5. How will I know how my child is doing?

Over the course of an academic year, there are many ways for parents to find out about their child’s progress. Progress data is collated into a termly Progress Report for each pupil. There is an annual parents’ evening for each year group, as well as additional information evenings at key times, for example, in Year 9, when pupils are choosing their GCSE option subjects.

If at any other time you should wish to discuss your child’s learning in more detail, you should contact the school and ask to make an appointment either with a particular subject teacher, or with your child’s form tutor. Alternatively, you can email the school or an individual teacher with a request for further information. Finally, if you have a particular concern that relates to your child’s special educational need, you can always email the SENCO, Miss Ursula Coyle, on


6a. How will the school staff help me to support my child’s learning?

At The Clere School, we are committed to working closely with parents. We have regular contact with parents through the termly Progress Reports, which include specific targets for each subject area. We also use Show My Homework, accessible as a link from the school’s own website, so that parents can access the work that pupils have been set. For pupils with special educational needs, the Staff Awareness sheet outlines strategies for teachers to use, which can also be practised with parents at home. Some pupils will also have Individual Education Plans, outlining specific short-term targets, with suggested ways for you to help your child towards achieving these.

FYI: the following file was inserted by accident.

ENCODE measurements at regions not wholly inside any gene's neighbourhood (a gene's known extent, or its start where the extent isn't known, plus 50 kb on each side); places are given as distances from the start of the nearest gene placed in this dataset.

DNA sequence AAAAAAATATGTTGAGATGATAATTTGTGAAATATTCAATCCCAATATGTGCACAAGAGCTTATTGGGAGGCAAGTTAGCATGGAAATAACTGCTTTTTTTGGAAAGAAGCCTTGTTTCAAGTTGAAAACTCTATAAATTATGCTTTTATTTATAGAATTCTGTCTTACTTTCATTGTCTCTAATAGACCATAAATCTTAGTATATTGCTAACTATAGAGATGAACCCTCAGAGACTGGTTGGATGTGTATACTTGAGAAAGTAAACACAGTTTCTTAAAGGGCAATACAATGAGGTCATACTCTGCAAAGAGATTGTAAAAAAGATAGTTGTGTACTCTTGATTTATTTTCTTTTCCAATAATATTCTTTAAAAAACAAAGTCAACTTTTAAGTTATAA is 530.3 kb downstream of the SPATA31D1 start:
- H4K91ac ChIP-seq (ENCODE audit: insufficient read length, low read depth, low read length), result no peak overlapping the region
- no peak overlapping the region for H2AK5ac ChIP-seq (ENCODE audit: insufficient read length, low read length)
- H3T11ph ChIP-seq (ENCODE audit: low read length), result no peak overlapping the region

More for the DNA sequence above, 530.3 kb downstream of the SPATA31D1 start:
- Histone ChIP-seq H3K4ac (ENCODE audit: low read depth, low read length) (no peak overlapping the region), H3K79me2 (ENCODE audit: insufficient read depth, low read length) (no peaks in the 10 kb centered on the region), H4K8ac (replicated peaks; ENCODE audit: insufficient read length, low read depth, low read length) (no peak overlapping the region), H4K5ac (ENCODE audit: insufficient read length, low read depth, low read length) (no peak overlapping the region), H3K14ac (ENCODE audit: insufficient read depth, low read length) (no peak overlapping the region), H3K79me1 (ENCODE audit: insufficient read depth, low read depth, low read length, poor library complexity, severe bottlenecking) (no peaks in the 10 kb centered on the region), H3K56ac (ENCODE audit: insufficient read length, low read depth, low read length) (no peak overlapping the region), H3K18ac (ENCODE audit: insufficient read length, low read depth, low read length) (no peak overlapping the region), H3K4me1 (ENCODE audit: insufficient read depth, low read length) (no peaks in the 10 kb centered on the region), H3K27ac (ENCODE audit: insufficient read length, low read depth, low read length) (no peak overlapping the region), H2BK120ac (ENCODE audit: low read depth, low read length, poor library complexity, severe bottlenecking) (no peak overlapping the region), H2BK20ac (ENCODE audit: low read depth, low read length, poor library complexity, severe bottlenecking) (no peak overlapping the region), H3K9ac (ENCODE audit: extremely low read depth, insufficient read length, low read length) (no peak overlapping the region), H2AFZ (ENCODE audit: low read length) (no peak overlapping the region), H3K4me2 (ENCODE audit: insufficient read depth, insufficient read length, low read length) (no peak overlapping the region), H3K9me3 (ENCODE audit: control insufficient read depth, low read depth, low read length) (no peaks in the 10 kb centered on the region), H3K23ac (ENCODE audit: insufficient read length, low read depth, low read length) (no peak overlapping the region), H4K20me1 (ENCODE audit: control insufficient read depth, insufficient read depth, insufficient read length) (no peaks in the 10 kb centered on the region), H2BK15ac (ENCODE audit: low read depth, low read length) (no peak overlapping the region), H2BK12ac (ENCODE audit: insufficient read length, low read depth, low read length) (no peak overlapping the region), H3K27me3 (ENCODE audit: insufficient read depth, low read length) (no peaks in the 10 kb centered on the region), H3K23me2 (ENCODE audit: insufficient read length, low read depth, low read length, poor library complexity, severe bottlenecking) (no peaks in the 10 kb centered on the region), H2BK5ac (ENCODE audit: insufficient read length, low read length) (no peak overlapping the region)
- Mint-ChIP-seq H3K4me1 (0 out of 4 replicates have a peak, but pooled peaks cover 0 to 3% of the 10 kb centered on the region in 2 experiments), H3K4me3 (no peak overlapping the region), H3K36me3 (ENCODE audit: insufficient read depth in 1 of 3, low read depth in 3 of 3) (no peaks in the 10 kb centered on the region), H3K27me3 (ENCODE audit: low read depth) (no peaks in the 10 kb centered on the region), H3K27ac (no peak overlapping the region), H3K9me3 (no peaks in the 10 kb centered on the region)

6b. How are parents involved in the school, and how can I get involved?

Parents have regular opportunities to meet with staff at Curriculum Information evenings, and at Parent Consultation events. Parents’ first contact point is their child’s Form Tutor; Progress Leaders, subject teachers and the SEN department can also be contacted through the school office.


7. What expertise or training do the members of staff supporting children with SEN have?

The Individual Needs Co-ordinator, teachers and LSAs have access to continuous professional development, matched to the current needs of the pupils. As well as specialist courses, this includes subject specific network meetings, conferences and SEN update meetings relating to legislation and current educational practices. Within school, all teachers participate in ‘Learning Together’ meetings, which regularly include input on strategies to support the progress of pupils with special educational needs.

Several members of the support staff have first aid training, and we also receive regular visits from the School Nurse Service, and are able to make individual referrals to this service where appropriate.


8. What specialist services and expertise are available at or accessed by the school?